By Steve Holland and Jeff Mason
UNITED NATIONS (Reuters) – U.S. President Donald Trump will urge United Nations member states on Tuesday to turn up the pressure on North Korea to give up its nuclear weapons, using his maiden speech to the world body to address what he considers the top global challenge.
Senior White House officials said Trump would also target Iran’s nuclear program, single out Venezuela for criticism and refer to Islamist militants as “losers,” in his first appearance in the green-marbled U.N. General Assembly hall, where applause from world leaders is generally muted.
Trump’s 10:30 a.m. (1430 GMT) speech will mark his latest attempt to lay out his “America First” vision for a U.S. foreign policy that is aimed at downgrading global bureaucracies, basing alliances on shared interests, and steering Washington away from nation-building exercises abroad.
Trump’s first major turn on the global platform offered by the United Nations has been dominated by Iran and North Korea, which have been the focus of his talks with other world leaders.
Even so, he has found time to criticize the world body, alleging gross mismanagement and demanding that the United States, the largest donor to the United Nations, get more for its investment.
In his speech, he will seek to rally the world to help the United States and its Asian allies reduce North Korea to pariah status and pressure Iran to rein in everything from ballistic missile launches to interference in Syria.
With North Korean nuclear tests and missile launches stirring global tensions, Trump’s move on Pyongyang comes as the U.S. ambassador to the United States, Nikki Haley, says that most non-military options have all but been exhausted.
The U.N. Security Council has already imposed several rounds of sanctions on North Korea.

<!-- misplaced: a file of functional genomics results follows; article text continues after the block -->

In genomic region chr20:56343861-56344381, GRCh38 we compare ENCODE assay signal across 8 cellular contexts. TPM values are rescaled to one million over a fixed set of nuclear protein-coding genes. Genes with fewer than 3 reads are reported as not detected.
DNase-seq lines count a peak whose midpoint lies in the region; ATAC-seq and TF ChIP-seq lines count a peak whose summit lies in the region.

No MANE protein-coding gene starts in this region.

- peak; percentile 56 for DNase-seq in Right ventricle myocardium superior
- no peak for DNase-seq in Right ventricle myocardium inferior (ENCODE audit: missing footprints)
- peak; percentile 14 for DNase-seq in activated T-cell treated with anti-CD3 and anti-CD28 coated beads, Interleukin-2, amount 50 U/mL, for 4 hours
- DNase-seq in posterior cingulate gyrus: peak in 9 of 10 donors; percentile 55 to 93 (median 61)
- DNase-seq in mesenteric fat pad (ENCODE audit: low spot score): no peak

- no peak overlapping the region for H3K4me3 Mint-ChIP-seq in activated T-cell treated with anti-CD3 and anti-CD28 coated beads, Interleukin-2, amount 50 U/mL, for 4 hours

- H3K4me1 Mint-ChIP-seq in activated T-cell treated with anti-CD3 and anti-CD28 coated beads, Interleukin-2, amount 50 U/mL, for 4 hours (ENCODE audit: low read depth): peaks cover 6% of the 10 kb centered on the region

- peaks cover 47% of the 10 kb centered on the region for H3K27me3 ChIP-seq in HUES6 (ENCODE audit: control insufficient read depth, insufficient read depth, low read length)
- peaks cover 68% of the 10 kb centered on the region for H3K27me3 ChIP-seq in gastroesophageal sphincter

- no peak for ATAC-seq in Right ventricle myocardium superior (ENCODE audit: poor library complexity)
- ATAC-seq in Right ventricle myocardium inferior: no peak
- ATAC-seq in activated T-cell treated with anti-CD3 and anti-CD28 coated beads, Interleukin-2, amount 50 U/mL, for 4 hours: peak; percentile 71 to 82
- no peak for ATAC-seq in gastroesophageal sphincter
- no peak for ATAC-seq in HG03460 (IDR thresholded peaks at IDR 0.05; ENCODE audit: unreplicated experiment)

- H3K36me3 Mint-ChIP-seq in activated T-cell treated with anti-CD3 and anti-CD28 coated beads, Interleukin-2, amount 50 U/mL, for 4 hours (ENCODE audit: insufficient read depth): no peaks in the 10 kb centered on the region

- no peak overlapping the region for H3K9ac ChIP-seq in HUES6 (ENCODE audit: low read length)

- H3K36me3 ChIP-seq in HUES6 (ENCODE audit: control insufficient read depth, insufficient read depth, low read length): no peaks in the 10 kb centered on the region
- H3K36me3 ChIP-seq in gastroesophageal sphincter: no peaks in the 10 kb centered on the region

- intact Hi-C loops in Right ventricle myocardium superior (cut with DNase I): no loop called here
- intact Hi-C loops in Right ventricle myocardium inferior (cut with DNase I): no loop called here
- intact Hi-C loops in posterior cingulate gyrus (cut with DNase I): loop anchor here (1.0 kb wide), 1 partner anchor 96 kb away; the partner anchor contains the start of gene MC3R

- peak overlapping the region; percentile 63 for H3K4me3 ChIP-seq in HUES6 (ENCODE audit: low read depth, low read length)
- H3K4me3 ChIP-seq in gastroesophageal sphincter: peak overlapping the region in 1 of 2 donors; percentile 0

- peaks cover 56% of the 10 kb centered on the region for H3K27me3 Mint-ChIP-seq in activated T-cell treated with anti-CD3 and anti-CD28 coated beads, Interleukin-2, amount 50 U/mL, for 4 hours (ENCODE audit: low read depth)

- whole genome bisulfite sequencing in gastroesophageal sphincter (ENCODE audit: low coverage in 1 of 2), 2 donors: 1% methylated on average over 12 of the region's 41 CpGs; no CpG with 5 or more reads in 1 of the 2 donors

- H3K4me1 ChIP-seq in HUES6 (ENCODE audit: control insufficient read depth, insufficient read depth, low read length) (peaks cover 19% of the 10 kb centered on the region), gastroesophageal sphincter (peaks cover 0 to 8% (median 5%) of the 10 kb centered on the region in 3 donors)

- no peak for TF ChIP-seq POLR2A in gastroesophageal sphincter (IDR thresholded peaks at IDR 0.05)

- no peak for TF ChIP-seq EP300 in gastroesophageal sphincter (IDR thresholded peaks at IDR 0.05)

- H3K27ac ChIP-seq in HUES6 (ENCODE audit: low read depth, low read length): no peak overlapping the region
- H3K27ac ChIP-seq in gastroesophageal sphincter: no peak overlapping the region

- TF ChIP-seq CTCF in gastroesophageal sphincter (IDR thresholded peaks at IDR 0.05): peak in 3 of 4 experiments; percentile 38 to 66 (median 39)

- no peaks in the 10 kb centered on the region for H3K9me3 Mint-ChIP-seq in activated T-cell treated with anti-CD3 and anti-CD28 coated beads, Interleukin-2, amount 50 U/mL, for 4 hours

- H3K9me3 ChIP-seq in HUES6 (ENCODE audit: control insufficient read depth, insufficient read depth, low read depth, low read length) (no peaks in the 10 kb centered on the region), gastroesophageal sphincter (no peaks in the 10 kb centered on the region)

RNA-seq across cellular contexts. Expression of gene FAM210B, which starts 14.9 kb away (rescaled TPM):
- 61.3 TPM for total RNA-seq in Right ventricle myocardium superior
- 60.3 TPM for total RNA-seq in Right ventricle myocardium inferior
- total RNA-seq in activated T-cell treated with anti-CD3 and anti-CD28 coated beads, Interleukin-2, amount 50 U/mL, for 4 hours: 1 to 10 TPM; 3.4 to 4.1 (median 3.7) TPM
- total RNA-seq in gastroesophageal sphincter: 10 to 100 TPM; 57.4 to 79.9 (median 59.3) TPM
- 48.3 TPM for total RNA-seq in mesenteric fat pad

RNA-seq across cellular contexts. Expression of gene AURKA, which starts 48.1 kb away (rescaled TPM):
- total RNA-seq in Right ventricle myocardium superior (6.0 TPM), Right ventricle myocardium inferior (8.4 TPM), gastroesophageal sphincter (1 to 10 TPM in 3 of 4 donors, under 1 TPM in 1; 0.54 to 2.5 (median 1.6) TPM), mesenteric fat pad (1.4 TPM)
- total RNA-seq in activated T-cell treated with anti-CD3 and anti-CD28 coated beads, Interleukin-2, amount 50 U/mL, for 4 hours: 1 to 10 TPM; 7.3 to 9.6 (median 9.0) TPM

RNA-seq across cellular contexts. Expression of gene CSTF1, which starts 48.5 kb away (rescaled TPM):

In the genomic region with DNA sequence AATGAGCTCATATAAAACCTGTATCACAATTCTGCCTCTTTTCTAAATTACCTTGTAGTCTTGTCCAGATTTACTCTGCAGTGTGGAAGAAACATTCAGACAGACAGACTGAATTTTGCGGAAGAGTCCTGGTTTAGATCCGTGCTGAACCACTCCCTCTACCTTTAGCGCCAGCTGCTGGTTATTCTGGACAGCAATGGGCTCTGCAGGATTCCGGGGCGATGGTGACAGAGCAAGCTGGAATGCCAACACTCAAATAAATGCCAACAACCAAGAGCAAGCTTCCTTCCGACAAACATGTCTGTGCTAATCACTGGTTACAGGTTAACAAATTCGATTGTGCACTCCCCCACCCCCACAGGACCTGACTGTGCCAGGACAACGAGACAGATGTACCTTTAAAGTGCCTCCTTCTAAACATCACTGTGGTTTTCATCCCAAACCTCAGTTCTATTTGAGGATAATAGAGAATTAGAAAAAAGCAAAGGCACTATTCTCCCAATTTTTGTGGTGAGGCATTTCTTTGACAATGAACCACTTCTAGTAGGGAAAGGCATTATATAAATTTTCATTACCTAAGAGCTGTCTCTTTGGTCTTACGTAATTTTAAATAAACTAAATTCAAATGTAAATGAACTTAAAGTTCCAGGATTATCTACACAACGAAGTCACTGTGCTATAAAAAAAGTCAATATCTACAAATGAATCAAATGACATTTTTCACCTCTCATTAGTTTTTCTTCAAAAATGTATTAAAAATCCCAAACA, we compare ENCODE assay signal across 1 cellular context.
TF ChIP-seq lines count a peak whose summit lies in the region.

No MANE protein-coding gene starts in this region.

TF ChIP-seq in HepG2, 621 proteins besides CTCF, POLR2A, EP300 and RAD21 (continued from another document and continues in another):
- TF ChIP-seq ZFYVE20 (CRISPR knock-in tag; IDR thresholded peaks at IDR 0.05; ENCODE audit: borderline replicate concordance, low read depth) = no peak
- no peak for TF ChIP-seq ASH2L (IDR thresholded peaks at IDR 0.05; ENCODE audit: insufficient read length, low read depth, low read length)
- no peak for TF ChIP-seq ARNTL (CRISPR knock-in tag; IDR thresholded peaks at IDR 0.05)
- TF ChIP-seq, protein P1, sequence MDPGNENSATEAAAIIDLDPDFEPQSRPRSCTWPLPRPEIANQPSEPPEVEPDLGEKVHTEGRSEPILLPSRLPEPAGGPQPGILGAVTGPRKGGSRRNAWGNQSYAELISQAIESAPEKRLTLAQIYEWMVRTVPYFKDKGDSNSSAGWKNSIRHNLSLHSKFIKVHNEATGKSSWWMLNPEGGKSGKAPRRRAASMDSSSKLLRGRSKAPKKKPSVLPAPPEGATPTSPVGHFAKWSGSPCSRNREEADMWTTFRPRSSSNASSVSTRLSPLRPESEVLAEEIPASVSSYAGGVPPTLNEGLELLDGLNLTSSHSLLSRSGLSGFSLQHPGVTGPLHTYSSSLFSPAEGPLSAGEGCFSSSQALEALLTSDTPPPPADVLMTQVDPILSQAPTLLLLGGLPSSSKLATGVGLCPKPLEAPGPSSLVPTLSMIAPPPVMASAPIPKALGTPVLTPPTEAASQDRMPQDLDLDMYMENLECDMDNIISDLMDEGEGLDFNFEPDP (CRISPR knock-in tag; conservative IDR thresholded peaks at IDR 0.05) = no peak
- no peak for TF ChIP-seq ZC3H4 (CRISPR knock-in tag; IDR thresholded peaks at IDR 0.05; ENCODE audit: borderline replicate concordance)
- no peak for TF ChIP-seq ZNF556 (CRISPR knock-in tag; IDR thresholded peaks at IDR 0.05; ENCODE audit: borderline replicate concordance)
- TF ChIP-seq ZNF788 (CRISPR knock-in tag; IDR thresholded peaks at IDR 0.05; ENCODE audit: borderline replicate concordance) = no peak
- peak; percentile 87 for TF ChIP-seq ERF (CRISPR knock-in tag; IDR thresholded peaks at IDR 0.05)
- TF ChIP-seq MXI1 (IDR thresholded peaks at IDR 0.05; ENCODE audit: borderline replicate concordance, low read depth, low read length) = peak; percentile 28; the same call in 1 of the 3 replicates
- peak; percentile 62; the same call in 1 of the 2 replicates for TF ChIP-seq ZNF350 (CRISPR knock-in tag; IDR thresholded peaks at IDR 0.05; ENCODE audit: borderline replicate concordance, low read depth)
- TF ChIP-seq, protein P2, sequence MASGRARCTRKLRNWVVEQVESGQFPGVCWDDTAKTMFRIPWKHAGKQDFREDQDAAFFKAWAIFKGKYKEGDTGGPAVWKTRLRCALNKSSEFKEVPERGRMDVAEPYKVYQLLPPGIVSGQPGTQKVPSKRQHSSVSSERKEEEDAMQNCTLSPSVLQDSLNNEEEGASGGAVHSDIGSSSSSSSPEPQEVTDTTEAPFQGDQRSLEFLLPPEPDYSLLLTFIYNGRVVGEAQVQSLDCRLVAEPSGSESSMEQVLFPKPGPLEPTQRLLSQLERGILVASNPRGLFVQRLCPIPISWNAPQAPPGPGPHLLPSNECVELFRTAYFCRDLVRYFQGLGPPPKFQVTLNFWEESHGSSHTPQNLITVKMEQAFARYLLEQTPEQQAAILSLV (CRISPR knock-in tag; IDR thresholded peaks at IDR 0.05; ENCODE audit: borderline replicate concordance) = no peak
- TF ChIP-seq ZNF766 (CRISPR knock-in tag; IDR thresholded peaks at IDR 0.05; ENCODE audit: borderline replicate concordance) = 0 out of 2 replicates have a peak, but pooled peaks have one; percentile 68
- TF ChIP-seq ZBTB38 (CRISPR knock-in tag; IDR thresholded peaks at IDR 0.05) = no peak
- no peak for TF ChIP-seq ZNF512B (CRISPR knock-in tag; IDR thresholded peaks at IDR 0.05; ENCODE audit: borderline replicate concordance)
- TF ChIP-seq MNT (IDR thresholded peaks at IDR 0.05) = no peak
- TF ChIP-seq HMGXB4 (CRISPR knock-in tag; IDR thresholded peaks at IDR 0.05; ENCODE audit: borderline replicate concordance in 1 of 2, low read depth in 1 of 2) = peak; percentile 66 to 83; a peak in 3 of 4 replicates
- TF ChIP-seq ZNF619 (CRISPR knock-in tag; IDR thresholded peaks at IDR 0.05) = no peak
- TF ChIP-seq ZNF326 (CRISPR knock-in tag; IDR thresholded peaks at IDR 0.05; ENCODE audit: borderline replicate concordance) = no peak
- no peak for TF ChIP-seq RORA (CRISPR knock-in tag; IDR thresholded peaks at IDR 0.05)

A senior White House official, briefing reporters on the contents of the speech, said Trump would single out North Korea for “destabilizing, hostile and dangerous behavior.”
North Korea’s official KCNA news agency said on Monday that the more sanctions that Washington and its allies imposed on Pyongyang, the faster it would move to complete its nuclear plans.
Trump will also voice concern about Iran, which aides say he considers in violation of the spirit of a 2015 deal negotiated by his Democratic predecessor, Barack Obama, and aimed at containing Iran’s nuclear program.
“Theirs is a shared menace and nations cannot be bystanders to history and if we don’t confront the threats now, they will only gather force and become more formidable,” the official said of North Korea and Iran.
Trump has set U.S.-Iran relations on a far more confrontational path than the detente Iranian President Hassan Rouhani enjoyed with Obama.
Trump’s rhetoric against Iran, coming as he appears to be leaning against recertifying the nuclear deal by a mid-October deadline, prompted a retort from Rouhani on Monday.
Rouhani told CNN that exiting the Iran nuclear deal “would carry a high cost for the United States of America, and I do not believe Americans would be willing to pay such a high cost for something that will be useless for them.”
Trump is already using his four days in New York to voice his concern about Venezuela, telling Latin American leaders on Monday night the United States would take additional steps if Caracas moved toward authoritarian rule.